Even if you do manage to discipline yourself, manage your time, get over all doubts and fears, put up with the I’m-too-skint-for-living phase; When you can accept the stress eating and the disapproving, judgemental gazes of those you love, you also have to learn what the hell you actually need to do.
In a job, you get told what to do. It’s easy. You show up, you do what you’re told by the deadline you’re given and you keep doing it until it’s done. Then when it’s done, you get a new task or project. You’re a cog in a wheel. You have purpose, you have direction, you can’t help but be productive. And nostalgic side note, you don’t worry about money.
Starting a business has a steep learning curve. There’s no step-by-step guidebook for this. Every business will be different. You’ll have to deal with making decisions that you don’t know are the right ones, until it’s probably too late. You’ll have to rely a lot on faith. Or good judgement. Or your gut.
You’ll feel like you’re taking one step forward and 5 steps back. It’s the dance of the entrepreneur.
7. An Entrepreneur is Flexible
You’ll often have to make the hard decision to either reach for perfection, or to just get it out there and adjust as necessary. I’m wired as a perfectionist so this one hits home for me. The bottom-line is, there is no such thing as perfection, or so my therapist insists. It’s an unattainable standard, yet we’ll sacrifice time, money and opportunities to attempt to reach it.
Although there is something to be said for presenting a good first impression, the consensus is that it’s best to just get out there, start making money and tweak as you go.
8. An Entrepreneur is Everyone
Having your own business means you need to put on a lot of different hats, more so if you don’t have the money to hire professionals or have skilled friends that will work for beer.
You need to make decisions as the CEO but also as the CFO (Chief financial officer), the product developer, the product designer, the graphic designer, the marketer, the brand manager, human resources, public relations manager, the social media manager, the website developer, the project manager and possibly accountant and lawyer. And yet, there’s still only 24 hours in a day and you have to develop the skills of all these roles that you’ve never done before, without any guidance or help.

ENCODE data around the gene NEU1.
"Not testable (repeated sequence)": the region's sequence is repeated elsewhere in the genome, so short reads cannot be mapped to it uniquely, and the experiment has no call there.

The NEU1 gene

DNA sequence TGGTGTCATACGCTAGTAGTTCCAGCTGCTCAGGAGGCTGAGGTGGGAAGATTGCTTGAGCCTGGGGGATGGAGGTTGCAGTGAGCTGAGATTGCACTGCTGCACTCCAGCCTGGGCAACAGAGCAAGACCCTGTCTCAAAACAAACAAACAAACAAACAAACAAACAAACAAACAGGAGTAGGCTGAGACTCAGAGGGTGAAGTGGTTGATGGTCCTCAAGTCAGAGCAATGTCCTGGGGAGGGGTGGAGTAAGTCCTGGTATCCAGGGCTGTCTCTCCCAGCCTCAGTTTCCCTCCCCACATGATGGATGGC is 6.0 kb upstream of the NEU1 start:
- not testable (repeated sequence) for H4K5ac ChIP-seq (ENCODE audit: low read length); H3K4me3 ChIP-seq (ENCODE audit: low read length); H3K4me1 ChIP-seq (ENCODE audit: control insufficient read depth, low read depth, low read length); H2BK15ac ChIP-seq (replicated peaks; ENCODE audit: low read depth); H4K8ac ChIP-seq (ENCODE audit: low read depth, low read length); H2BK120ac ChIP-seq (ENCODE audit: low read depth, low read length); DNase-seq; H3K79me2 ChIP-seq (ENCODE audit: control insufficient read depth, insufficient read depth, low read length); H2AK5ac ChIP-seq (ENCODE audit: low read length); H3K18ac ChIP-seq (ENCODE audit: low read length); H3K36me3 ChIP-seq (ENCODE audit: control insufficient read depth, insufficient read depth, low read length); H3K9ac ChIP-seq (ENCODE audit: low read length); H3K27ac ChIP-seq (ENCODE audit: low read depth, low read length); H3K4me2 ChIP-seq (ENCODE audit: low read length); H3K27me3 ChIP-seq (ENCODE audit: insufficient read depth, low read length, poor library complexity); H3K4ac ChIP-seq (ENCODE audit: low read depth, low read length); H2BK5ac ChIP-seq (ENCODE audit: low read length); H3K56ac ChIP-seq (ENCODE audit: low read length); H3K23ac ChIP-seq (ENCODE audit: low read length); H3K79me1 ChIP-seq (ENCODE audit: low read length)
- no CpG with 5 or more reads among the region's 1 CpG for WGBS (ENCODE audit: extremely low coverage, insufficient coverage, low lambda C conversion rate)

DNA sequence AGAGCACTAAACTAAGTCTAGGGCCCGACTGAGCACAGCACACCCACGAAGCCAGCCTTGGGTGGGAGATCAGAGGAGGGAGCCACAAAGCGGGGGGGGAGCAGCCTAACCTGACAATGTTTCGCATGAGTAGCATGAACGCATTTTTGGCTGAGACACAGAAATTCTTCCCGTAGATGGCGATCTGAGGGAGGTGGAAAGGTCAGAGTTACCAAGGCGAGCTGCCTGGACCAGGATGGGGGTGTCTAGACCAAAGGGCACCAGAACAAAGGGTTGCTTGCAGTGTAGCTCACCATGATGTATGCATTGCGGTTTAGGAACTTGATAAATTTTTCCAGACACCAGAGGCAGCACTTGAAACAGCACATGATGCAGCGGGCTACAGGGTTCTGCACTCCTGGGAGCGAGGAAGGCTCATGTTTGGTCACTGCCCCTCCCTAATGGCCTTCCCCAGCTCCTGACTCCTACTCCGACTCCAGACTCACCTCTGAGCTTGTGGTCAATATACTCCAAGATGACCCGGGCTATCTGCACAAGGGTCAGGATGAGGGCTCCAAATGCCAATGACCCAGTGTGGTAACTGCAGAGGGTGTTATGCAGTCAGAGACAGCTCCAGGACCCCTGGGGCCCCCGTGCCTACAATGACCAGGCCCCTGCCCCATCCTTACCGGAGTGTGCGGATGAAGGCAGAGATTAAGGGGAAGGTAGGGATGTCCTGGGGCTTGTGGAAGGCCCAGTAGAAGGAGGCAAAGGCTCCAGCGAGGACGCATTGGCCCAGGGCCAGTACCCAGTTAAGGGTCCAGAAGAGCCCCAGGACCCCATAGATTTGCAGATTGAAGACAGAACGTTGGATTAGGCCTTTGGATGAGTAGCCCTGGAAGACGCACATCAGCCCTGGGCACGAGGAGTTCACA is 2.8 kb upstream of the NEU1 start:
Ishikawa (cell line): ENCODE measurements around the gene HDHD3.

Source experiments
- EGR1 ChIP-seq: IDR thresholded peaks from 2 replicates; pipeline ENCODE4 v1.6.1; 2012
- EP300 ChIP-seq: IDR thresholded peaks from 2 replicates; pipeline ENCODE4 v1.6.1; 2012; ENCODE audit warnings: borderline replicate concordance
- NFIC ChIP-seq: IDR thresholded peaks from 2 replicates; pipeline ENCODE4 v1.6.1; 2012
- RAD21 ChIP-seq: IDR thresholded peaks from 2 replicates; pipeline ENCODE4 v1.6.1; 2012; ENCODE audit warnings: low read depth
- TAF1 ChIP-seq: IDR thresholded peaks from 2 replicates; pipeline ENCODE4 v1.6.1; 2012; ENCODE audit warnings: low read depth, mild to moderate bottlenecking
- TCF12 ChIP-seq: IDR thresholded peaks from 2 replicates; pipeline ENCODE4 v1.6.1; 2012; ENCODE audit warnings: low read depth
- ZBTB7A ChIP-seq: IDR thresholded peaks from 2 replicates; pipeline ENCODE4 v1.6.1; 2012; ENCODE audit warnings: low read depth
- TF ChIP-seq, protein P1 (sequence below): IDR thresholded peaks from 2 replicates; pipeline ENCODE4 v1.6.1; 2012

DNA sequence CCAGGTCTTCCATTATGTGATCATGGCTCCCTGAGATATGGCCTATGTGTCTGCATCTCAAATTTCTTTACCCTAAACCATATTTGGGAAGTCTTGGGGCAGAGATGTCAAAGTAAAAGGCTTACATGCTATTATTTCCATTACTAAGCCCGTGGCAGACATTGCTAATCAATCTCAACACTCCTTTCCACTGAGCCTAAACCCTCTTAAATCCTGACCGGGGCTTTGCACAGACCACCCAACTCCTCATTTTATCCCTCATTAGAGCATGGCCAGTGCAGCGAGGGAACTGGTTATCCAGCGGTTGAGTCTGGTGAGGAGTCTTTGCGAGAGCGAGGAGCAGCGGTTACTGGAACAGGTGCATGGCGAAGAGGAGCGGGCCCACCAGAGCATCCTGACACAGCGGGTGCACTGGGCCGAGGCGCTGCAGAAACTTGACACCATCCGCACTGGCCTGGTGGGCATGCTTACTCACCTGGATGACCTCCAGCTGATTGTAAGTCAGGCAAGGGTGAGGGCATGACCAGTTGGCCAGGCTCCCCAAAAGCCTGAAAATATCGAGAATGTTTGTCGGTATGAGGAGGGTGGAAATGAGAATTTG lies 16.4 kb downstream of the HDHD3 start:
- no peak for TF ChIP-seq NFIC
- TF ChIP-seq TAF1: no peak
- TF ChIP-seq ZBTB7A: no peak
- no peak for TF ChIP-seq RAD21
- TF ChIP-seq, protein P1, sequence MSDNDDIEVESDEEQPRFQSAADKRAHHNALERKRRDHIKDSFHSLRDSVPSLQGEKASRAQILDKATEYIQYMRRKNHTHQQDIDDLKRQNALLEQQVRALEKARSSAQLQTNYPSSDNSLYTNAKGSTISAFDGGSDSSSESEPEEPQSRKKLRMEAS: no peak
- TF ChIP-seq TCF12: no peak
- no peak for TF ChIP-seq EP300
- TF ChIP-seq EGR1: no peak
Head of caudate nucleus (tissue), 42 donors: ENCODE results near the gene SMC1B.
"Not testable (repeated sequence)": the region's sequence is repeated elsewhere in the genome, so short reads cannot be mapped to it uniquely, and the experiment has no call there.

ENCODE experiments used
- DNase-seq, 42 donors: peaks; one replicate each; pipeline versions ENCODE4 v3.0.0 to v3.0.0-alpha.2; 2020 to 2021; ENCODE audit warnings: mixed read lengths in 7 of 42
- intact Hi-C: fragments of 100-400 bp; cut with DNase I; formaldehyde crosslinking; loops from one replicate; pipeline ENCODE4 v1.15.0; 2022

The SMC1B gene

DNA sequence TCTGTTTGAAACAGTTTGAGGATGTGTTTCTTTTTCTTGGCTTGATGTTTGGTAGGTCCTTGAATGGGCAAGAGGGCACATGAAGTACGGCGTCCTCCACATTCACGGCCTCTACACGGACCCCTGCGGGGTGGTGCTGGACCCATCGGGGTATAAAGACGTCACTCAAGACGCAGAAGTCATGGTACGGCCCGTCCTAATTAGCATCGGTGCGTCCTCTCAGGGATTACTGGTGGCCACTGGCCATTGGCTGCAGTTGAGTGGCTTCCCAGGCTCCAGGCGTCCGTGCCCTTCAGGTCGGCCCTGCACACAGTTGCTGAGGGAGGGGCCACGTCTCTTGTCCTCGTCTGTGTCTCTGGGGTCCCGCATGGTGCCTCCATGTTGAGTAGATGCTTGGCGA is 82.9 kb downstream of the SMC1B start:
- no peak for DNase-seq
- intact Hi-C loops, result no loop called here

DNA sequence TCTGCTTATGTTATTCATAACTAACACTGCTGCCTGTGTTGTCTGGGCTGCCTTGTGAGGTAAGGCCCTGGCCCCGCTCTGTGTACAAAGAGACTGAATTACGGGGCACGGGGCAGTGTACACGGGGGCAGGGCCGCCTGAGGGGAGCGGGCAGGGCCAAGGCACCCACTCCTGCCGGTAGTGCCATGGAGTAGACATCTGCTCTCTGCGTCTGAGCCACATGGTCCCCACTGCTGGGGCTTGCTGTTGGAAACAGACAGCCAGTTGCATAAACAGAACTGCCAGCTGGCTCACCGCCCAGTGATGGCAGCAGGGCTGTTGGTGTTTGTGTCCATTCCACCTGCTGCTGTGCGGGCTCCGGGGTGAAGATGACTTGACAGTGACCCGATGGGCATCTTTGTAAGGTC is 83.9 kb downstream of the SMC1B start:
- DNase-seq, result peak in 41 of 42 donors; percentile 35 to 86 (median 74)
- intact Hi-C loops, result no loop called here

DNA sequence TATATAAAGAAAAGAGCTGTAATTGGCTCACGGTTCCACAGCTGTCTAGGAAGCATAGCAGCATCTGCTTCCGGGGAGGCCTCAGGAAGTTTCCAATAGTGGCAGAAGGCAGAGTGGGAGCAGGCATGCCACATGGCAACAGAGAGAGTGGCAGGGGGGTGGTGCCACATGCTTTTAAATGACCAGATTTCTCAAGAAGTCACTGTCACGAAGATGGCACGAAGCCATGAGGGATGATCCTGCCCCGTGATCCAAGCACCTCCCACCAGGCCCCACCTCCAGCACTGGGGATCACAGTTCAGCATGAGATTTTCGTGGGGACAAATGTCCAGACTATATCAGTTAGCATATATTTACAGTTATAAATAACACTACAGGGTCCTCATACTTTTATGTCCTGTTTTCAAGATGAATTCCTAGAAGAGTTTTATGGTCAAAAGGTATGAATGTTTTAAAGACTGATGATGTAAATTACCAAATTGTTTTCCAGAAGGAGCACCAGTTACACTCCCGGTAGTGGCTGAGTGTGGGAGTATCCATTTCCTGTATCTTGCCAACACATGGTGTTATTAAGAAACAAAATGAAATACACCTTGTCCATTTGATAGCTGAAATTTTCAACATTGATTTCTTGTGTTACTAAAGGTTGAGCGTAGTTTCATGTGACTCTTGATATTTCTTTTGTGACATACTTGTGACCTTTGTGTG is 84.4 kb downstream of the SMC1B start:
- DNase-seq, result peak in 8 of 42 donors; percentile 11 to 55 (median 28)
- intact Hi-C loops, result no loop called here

You know at a “conventional” job when someone’s out sick for a while and you end up having to do the work of two people and you bitch and moan? Yeah, you get it.
9. An Entrepreneur is Uncomfortable
When you don’t have the money to hire help, you essentially will be learning as you go, living outside your comfort zone and not necessarily working to your strengths. Maybe you’re good with design but hopeless with people pleasing, or perhaps you’re great at making the products but have no clue when it comes to computers.
When you work for yourself, you have no choice but to play to your strengths and struggle through your weaknesses to get the job done. It’s when working with your weaknesses that your fears and doubts will shadow you. When this state drags on for weeks, you’ll second-guess whether starting your own business was the right move.
When you start earning enough money to stay afloat, have enough to reinvest back in the biz AND have some to spare, then for the love of all things good and holy, hire people! Delegate. Expand. Play to your strengths and hire others to play to theirs. It will be the best thing for your sanity and your business.
10. An Entrepreneur is Out There
Businesses these days also have to be concerned with social media. You have to connect with your potential customers, even before they know who you are. You need to put yourself out there. You need to market your business and yourself and to keep up with it consistently.
Sometimes you are your business. Maybe you’re a blogger, photographer or freelancer. Maybe you offer a service and need to attract clients. Maybe you need to be the face of your company and get yourself out there and network. Either way, you need to be comfortable being vulnerable. You need to share your ideas, your thoughts, your… self, with the world.
Consequently, you’ll also need to build up your defences against the rejection, the criticisms and the negative feedback with a pinch of salt. And a shot of tequila.
Could You Be One?
Starting your own business is hard work. It’s by no means for instant gratification or instant security. It’s long-term. It’s your life. It’s bigger than your current state of existence. It’s your future. No pressure right?
But if you can make it, if you can put yourself out there and experience success, a whole new world opens up to you. You’ll have a sense of freedom, pride and independence you’ve never felt before. You’ll love to wake up everyday because you know you’re doing what you love.
Your potential for earning will be greater than you ever imagined. You’ll create incredible opportunities and connections you never could have even considered. You’ll be stronger in character from all the challenges you faced and be a better person for it. You’ll be an inspiration to your kids and family and can finally stick it to all those haters and non-believers.
Nope, starting your own business is not for everyone. It’s lonely, it’s slow, it’s exhausting. It’s financially, emotionally, mentally challenging and you’ll constantly feel like banging your head against the wall. But if it’s your flavour of vodka, then you’ve come to the right place. Drink up bitches! We’ve got work to do.